‘Your mortgage offer will stipulate exactly what that ERC is going to be, usually it’s a percentage of the outstanding balance. If for example you’ve got a five-year fixed rate, and you think ‘oh, no, big mistake!’ in year one of the five-year fixed rate, you’re likely to pay about five percent of the outstanding balance to get out of it. It’s on a falling scale, so if you’re two years before the end, you could be paying two percent. Always have a look at the details on your offer and talk to your mortgage advisor’. 

We always come back to talking to your mortgage advisor, that seems to be the stand-out advice every time we speak about mortgages! So much can change in this sector, and this really is too big a decision to try and make on your own!

Market stability

With changes in mind, what is the overall picture looking like at the moment? Is the market feeling relatively stable for landlords? 

‘You have to remember that for landlords, property is an investment – and investments go up and down,’ mused Susan. ‘That’s what I’ve always been told throughout my whole career in in finance’. 

It has been more difficult of late. But we are now seeing lenders use a bit more flexibility, and rates seems to be going down. That could be because the banks or lenders are now seeing what the government’s been doing, so that’s giving them the confidence to bring rates down. It’s ticking away, and they’re also becoming softer around stress testing. This is all good news.

Time ticks on

Whether your mortgage is fixed for two years, five years or ten, one thing is certain, it will eventually come to an end and you’ll need to look at remortgaging. For many of us, this can be a bit of a last-minute scramble, and sometimes that panic may lead to us not getting the very best deal. 

As the years creep by, how soon should we be looking at new products and exploring different options? Is it worth even thinking about before the end of the term, or are we likely to just get overexcited (or miserable) with false hope about current interest rates? 

‘Depending on what type of rate you’re on, my initial reaction is five years. I know it is a long time, but if you’re lucky enough to get a five-year fix let’s take advantage of this,’ explained Susan. ‘Let’s have a look at what you can do. Can you save some money? Can you make overpayments off your mortgage? Can you reduce down that mortgage amount, so within five years’ time or when your mortgage rate comes up, you could have a lower payment to have to re-mortgage’. 

Is budgeting to overpay actually a good option though – are there not concerns that you might be hit with hefty repayment charges? 

‘Make sure you check your paperwork for your early repayment charges because most lenders will only let you over overpay about 10% a year – but do check your paperwork or talk to your mortgage advisor to check the paperwork on that’. 

‘You could either make payments directly, or you could put it into a savings account and at that five year point or when it comes to an end, you could make a lump sum payment. 

Prior preparation is definitely key when it comes to mortgages then. If you haven’t pre-planned, any the end is in sight, how late can you leave it before you start looking at new products?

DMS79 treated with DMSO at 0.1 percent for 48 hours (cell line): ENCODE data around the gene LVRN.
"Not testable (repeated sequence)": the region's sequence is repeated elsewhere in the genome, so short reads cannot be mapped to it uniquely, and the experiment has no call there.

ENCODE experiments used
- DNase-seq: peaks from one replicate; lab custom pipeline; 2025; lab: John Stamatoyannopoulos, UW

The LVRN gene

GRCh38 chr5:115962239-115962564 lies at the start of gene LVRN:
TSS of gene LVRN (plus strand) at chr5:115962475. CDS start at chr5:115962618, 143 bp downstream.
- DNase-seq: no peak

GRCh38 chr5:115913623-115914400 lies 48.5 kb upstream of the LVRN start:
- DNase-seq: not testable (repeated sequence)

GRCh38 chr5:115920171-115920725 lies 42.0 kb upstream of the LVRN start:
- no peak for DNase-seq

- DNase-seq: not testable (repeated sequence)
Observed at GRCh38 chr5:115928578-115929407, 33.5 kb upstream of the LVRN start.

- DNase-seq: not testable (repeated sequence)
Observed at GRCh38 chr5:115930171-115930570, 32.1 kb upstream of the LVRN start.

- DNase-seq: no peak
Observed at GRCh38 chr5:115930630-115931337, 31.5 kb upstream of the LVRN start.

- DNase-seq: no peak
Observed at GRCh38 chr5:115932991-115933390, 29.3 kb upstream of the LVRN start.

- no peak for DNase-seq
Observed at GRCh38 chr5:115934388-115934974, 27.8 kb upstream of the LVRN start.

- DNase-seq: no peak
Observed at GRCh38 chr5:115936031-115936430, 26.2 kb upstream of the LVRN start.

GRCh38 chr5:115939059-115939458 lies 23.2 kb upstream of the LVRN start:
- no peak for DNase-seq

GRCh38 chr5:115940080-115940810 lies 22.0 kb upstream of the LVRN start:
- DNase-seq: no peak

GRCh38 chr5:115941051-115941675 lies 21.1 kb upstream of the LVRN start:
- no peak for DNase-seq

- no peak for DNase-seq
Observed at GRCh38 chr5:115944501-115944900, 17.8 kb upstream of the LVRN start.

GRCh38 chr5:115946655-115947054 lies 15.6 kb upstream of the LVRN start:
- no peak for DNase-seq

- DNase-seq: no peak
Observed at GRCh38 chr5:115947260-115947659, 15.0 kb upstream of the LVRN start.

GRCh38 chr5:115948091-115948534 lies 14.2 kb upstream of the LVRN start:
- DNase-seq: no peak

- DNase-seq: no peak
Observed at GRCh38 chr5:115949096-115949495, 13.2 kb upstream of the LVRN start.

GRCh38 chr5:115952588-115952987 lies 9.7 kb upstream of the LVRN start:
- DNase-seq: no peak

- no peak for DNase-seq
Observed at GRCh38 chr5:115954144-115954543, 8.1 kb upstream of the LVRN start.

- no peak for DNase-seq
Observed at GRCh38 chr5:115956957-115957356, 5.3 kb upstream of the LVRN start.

‘I would say if you haven’t done anything else, at least seven months beforehand, start speaking to your mortgage advisor,’ stressed Susan. ‘You are likely to get an offer from your existing provider, but you also want to see what else is out in the market. Your advisor will do that for you. The mortgage advisor will also read all the T’s and C’s and check for you, but you’re not actually going onto that rate for six months. So, if things change, your mortgage advisor will let you know and you can change your plans.’

‘Your mortgage advisor should be proactively looking at rates whenever they change and letting you know whether there’s better rates available to you’.

Susan’s Top Tips

  • If you’re benefiting from a lower rate, save so that you can reduce the balance of your mortgage when it’s time to re-mortgage. You can either pay off a lump sum at the end of the fixed rate or make overpayments, but do make sure you read the terms and conditions of your existing mortgage to avoid being hit with a penalty. 
  • Green mortgages on properties with an A to C Energy Performance Certificate (EPC) rating can attract lower rates, so you might want to invest in making your property more energy efficient. 
  • Many landlords have not increased their rent for a long time and are concerned about having to make big increases and the impact on their tenants. Make smaller increases to get your rental income where it needs to be so that you have more choices available when it comes to remortgaging.
  • At least seven months before your fixed rate comes to an end, speak to an advisor. Most lenders mortgage offers are valid for six months, so it may be best to secure a rate sooner rather than later. 
  • It is never too soon to speak to a mortgage advisor and come up with a plan – the better the plan, the better your options!

The next episode of the Mashroom Show is airing on Friday the 6th October. In the meantime, why not head on over to Facebook and join the Mashroom Landlord Community Facebook page. There are over 8,000 landlords regularly chatting, sharing queries and questions and engaging with industry experts, so it’s a great place to have a chat about what’s on your mind, and get some great advice.